|Lecture 13 Notes October 22, 2004
Most of the figures below where prepared by Dr. Nate Mantua
Pacific Northwest Climate (PNW) - The Mean
Factors that influence the mean are mountains, prevailing
winds and proximity to the ocean. The following figure shows the winter (Dec-Feb)
and summer (Jun-Aug) sea level pressure maps. As we learned in chapter 4,
ocean surfaces generally have low pressure centers in winter and high pressure
centers in summer due to the ocean-land temperature contrast (warm ocean
- cold land in winter and vice versa in summer).
Mountains map the winds from the large-scale
pressure patterns onto local PNW landscapes.
Depending on the wind direction,
the puget sound can experience cold air outbreaks, a convergence zone, or
even a rain shadow. Cold air outbreaks or "Arctic Blasts" occur when northeasterly
winds come down the Fraser River Valley (the green colored vein reaching
the coastal lowlands just south of Vancouver, BC) and down the Columbia river
from east to west. These winds from the Fraser River Valley yield the best
possibility for snow in Seattle. Snowfall is frequent snowfall in the mountains
because the elevation is high enough to maintain subfreezing temperatures,
but in Seattle we are often on the temperature margin for snow or rain.
The Puget Sound Convergence Zone results when winds hit the Olympic mountains
just right so they spit into two low level branches that then reunite in
the Puget Sound.
|If atmospheric scientists are sure about anything,
we know how to explain a rain shadow (paraphrased from Dr. Gerard Roe, seminar
Nov. 10, 2004). Upslope winds lift air upwards, which causes air to cool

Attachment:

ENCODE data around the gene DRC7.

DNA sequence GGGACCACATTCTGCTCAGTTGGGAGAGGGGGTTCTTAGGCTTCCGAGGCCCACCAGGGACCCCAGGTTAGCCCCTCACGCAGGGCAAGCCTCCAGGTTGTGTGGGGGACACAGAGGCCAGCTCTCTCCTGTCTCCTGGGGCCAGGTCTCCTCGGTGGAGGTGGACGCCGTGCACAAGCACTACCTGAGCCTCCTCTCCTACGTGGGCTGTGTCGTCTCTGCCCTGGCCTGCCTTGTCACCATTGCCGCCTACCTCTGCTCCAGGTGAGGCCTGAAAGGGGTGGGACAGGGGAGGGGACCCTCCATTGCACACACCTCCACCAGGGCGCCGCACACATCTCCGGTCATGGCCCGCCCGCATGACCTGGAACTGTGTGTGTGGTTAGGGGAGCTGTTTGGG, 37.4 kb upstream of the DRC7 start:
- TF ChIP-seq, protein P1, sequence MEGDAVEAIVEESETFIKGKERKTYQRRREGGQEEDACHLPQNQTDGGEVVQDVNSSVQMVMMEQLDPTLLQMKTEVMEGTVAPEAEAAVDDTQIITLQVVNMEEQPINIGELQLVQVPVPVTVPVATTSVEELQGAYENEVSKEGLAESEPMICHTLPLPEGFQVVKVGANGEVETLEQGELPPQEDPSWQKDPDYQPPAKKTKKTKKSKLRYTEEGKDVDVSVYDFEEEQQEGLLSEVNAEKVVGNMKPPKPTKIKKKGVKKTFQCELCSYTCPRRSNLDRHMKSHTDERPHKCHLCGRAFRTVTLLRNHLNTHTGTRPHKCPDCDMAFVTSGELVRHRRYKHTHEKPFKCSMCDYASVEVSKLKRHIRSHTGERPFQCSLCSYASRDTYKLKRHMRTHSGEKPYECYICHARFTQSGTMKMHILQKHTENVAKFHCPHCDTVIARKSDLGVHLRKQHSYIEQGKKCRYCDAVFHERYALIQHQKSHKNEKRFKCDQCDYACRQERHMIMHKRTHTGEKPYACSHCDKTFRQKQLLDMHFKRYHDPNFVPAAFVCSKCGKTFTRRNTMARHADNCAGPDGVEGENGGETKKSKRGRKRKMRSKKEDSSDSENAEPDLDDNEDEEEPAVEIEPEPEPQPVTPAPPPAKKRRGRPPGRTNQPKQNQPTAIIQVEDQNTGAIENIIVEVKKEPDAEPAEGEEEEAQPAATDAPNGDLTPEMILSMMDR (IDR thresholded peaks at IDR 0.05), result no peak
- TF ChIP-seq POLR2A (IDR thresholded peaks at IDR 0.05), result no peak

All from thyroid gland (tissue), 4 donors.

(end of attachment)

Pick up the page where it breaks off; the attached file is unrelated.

and water to condense. The prevailing westerlies in wintertime hit
the Olympics, coastal range, and Cascades and cause high precipitation there.
Much less rain falls on the Rockies because the air is much drier after condensing
most of the available water near the coast. The maximum color range shown
at is about 100in of rain. The actual maximum is probably more like 200 inches
on Mt Olympus.
Climate variability in the PNW is due primary to three
things (known to date): El Nino, the Pacific Decadal Oscillation (PDO), and
random perturbations. These three thngs are inter-related to some extent too.
We have not yet talked about the PDO, and it is not covered in the
text at all, yet it has substantial influence in the PNW! University of Washington
scientists coined the term PDO. Local expert Nate
Mantua wrote a brief description for non-specialists
The University of Washington Climate Impacts Group (of which Nate Mantua
is a member) has an excellent web page about PNW climate and climate variability.
Check out their page comparing climate
impacts of ENSO and PDO in the PNW